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Midnight Special by Leadbelly
Album: Best Of LeadbellyReleased: 1936
According to Folk music historian Alan Lomax as documented in the book Folk Song USA, the Midnight Special was a real train: the Southern Pacific Golden Gate Limited. A traditional Folk song, Leadbelly popularized it upon his release from Sugar Land prison in Texas, where he could hear the Midnight Special come through. In the song, the light of the train gives the inmates hope - if it shines on them they take it as a sign they will soon go free.
Many Blues artists have recorded this song, but it was also covered by musicians of many styles like ABBA, Van Morrison and Johnny Rivers. One of the most popular covers is by Creedence Clearwater Revival, and it was a #16 US hit for Paul Evans in 1960 when he was touring as a teen idol promoting "Seven Little Girls (Sitting In The Back Seat)
." Evans told us: "Real, real folk singers always did that song. I cut it 'cause I loved it, that's it. [John Fogerty] told an interviewer why he eventually cut the song. 'I once heard a record made by a Paul Evans, and I liked it a lot. And I did it his way, except we just rocked it up a little more.' You know, these are little joys you get as you travel through life, to have a star of that magnitude say that on that song he heard my record and liked it enough to want to record it himself." (Check out our interview with Paul Evans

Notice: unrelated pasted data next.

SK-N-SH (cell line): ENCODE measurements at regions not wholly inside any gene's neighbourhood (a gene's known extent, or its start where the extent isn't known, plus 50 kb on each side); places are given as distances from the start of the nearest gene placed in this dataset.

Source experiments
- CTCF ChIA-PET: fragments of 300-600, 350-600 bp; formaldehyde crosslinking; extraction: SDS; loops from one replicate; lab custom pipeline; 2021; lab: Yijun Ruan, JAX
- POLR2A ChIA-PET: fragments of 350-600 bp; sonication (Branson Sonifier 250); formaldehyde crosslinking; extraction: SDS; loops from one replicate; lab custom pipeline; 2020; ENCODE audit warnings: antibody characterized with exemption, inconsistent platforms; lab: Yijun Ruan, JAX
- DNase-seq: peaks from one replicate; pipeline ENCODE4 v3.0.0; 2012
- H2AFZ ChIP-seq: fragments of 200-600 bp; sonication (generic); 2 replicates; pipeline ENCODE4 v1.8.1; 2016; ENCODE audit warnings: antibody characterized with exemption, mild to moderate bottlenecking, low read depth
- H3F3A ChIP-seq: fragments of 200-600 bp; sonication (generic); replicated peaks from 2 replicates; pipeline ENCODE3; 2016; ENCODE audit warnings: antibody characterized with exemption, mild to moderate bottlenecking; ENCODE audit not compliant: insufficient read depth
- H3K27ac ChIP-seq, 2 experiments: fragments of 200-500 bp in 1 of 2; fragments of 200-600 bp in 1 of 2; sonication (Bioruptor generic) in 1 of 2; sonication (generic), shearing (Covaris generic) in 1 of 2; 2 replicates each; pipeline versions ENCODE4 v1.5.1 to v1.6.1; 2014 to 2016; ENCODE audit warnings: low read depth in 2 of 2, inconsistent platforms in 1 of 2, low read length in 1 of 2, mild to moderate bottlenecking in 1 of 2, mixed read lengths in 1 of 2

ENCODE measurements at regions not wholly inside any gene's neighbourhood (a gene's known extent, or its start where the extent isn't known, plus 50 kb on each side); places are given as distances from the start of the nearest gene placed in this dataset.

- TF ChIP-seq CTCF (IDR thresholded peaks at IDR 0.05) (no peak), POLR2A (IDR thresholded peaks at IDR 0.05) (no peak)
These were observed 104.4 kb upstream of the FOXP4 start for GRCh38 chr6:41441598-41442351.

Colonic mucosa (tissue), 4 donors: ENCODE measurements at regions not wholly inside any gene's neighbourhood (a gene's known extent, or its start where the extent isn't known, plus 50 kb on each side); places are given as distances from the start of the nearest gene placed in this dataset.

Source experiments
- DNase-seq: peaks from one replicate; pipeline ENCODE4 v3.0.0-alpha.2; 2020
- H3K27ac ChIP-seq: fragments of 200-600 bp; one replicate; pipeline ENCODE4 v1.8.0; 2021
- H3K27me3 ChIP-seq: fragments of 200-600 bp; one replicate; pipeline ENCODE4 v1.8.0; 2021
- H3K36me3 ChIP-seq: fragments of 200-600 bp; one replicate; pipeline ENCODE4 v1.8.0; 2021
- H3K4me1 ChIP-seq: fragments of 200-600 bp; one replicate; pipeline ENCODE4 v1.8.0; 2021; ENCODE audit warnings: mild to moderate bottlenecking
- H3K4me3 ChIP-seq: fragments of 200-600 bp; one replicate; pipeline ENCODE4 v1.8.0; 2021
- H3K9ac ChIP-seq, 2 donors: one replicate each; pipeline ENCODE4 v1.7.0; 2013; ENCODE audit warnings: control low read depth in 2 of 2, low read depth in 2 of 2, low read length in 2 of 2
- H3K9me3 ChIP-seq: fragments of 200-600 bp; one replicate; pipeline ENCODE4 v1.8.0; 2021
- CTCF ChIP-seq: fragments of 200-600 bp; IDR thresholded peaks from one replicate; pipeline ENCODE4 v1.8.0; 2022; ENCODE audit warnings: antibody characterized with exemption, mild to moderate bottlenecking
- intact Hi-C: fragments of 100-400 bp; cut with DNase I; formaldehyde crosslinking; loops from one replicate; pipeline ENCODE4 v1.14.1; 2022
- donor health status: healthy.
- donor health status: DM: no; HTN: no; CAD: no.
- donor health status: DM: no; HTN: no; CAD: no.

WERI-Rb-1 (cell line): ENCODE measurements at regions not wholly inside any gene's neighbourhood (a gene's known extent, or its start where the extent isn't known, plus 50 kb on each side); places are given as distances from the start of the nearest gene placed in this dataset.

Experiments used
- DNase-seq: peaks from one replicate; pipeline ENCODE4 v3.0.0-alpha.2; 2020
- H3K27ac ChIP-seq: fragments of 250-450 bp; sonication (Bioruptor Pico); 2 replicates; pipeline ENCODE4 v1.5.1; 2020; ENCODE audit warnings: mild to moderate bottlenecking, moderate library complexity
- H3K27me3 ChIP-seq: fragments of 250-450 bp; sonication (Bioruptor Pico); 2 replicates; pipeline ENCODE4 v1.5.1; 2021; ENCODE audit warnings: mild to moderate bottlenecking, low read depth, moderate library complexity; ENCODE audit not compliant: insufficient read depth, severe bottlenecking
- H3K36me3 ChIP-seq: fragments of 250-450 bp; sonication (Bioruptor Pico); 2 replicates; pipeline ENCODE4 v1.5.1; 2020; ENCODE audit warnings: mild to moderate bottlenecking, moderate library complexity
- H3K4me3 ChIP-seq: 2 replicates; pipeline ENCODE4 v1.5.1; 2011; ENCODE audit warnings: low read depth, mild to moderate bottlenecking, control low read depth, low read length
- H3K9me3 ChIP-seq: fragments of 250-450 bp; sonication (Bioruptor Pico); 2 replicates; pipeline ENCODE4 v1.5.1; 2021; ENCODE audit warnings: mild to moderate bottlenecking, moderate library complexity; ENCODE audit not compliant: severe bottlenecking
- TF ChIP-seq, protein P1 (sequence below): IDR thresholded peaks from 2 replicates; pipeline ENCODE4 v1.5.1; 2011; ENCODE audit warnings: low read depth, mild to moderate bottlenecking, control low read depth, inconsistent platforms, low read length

This was used as the theme to a popular TV show in the late 1970s called The Midnight Special. It was hosted by Robert Westin Smith, also known as the famous American DJ Wolfman Jack. (thanks, Patrick - Bremen, GA)
The 1962 recording of "Midnight Special" by the Jamaican-American singer Harry Belafonte is notable for containing the very first official recording of Bob Dylan, who played harmonica. Belafonte told Mojo magazine July 2010 how it came about. He recalled: "It was supposed to be Sonny Terry, but he got grounded by a thunderstorm in Memphis and couldn't make the date. My guitarist Millard Thomas said, "Well, there's this kid I see all the time down the village and he does that whole Sonny thing… he sleeps and dreams it.' So I said, 'We don't have a choice, I guess. Go find him.'
And this skinny kid appeared, and he had a paper sack with him full of harmonicas in different keys. I played the song for him and he pulled one out of the bag, dipped it in water and played it through a single take, and it was great. I loved it. I asked him if he wanted to try another take and he said, 'No.' He just headed for the door, and threw the harmonica into the trashcan on his way out.
I remember thinking, Does he have that much disdain for what I'm doing? But I found out later that he bought his harps at the Woolworth drugstore. They were cheap ones, and once he'd gotten them wet and really played through them as hard as he did, they were finished. It wasn't until decades later, when he wrote his book (Chronicles), that I read what he really felt about me, and I tell you, I got very, very choked up. I had admired him all along, and no matter what he did or said, I was just a stone, stone fan."